Trevor has taught a variety of academic courses for graduate students, mid-career adults, military veterans, undergraduates, and high-school students. Currently he teaches scientific writing for PhD students in the sciences at the University of Helsinki. He has also served as an adjunct professor in the graduate program in creative writing in the School of the Arts at Columbia University in New York City, where he advised master's-degree students, evaluated thesis projects, and taught literary science writing. As a lecturer in the graduate program in science journalism at Boston University, he taught a master's-degree course on narrative techniques in science and medical reporting. In addition, he has been a full-time course program co-director and lecturer in the Undergraduate Writing Program in the Department of English at Columbia University, where he taught several versions of the university's core-curriculum undergraduate writing course on a variety of themes, including American Studies. He has also taught nonfiction writing at the Key West Literary Seminar and been a visiting writer in the MFA program at the University of Memphis, a lecturer at The New School, and a faculty member at Brooklyn Friends School, where he taught East Asian history and languages. More details below.
For Trevor's workshops on communicating science to the public, click here.
The graduate courses Trevor teaches in scientific writing help scientists get their work cited and funded through the integration of writing craft and storytelling techniques into scientific publications and grant proposals. Meanwhile, the literary writing and journalism courses Trevor teaches, and his advising work with graduate students, tend to draw together elements of literary writing, including craft techniques from memoir, fiction, and poetry, with elements of conventional and immersion journalism, along with insights from science and technology studies. While helping students think deeply about journalistic ethics, the social context of different sources, and the complex relationships between writers, subjects, and readers, Trevor strives to give students a range of approaches to reporting, researching, and constructing essayistic, literary, and narrative nonfiction in a variety of forms, short and long. Trevor also teaches these approaches as ways to enhance news reporting and the communication of science to the public, including in his workshops. In Trevor's classes students often work in science- and environment-related subject areas, but also engage with food, health, religion, gender, race, and other subjects. As both a teacher and an editor Trevor has worked closely with nonfiction writers on structuring book-length projects as well.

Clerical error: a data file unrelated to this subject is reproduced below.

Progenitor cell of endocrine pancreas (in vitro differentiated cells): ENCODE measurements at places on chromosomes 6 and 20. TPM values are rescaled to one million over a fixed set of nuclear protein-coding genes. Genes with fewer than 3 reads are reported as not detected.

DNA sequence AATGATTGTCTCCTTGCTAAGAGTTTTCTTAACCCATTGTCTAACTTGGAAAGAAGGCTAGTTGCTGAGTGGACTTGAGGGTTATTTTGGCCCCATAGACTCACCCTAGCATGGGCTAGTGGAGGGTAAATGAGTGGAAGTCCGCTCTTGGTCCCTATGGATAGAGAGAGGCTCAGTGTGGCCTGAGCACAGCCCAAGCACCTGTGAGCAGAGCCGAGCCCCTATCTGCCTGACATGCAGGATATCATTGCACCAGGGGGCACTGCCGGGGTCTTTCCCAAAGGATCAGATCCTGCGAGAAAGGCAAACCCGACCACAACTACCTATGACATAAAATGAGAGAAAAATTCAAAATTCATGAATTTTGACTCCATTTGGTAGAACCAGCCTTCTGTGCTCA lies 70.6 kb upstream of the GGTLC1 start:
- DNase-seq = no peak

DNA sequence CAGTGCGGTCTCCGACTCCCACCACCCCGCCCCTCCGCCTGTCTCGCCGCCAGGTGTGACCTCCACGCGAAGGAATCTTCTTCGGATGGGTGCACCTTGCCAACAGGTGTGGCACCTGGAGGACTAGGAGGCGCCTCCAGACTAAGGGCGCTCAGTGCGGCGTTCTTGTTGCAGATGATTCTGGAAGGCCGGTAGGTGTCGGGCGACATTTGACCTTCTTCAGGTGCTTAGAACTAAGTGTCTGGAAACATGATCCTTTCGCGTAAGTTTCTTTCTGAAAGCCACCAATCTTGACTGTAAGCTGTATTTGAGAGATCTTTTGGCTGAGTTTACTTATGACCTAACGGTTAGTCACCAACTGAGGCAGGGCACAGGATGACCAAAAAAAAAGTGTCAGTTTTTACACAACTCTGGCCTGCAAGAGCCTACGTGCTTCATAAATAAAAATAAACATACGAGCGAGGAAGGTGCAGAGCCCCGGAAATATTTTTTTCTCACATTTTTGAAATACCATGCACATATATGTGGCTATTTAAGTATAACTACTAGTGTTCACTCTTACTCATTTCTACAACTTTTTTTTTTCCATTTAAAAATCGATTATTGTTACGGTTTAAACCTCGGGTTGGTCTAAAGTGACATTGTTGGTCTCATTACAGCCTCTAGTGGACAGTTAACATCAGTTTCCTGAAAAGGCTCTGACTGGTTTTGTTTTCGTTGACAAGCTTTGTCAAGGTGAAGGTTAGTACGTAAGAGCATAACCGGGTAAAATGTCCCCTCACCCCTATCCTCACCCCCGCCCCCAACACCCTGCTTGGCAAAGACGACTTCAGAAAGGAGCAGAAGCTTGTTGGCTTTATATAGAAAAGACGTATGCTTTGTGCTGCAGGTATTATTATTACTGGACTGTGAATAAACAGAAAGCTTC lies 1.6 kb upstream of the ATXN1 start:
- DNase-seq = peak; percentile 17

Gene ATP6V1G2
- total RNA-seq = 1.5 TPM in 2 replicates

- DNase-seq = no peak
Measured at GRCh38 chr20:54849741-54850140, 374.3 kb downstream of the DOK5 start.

The writing courses Trevor has helped develop and teach in the undergraduate core curriculum at Columbia University were structured around four demanding essay assignments every semester, each involving an intense process of drafting, feedback, and revision. The courses also included in-class student presentations and regular one-on-one teacher conferences. Trevor worked with a highly diverse range of college freshmen, mid-career adults, and military veterans from a variety of backgrounds. Students learned to craft compelling essays, conduct rhetorical analysis, assess and use a variety of journalistic and scholarly sources, develop their own research projects, workshop each other's writing, and enter the public sphere by writing and submitting their own op-eds for publication, some of which were published in online and mainstream journalistic venues.
Most recently Trevor's undergraduate writing courses were themed around contemporary readings in American Studies, a subject area in which he led a curriculum team that developed units on race, class, political rights, and free speech. For two years Trevor also taught similar courses at Columbia themed around gender and sexuality studies, and served on a curriculum development team in that subject area as well. Trevor also supported first- and second-year instructors through formal mentorship and class-observation reports, and in the past has served as a teaching assistant for the Department of English's graduate training course in writing pedagogy, Teaching Writing: Theory and Practice.
Courses in East Asian Studies
Earlier in his career Trevor taught East Asian studies—in an undergraduate seminar at The New School in New York City that examined Japan through food, religion, and erotica, and as a member of the faculty of Brooklyn Friends School for two years, where he developed and taught a new East Asian studies curriculum in the upper school, including courses in the modern history of China and Japan and in classical Chinese philosophy, as well as language classes in Mandarin Chinese.
In addition to his teaching duties Trevor has been a frequent public speaker at schools, universities, and symposia on the topics of his books, emphasizing environmental stewardship and how personal choices can contribute to sustainability.
To learn more about Trevor's work as a public speaker, click here.
From Miles Frieden, Executive Director of the Key West Literary Seminar:
"Trevor Corson is an outstanding workshop leader. He led a weeklong class on narrative nonfiction, a class that included students from a wide array of backgrounds, abilities and approaches. He provided everyone with detailed attention and engaged class members in improving their own and others' writing. He was unfailingly accessible and kind to students throughout. He also provided essential information about nonfiction writing, its mores and ethics, and how it differs from memoir, fiction and other forms of writing. We strongly recommend Trevor as a teacher and workshop leader."
From Buki Papillon, novelist and former writing workshop student: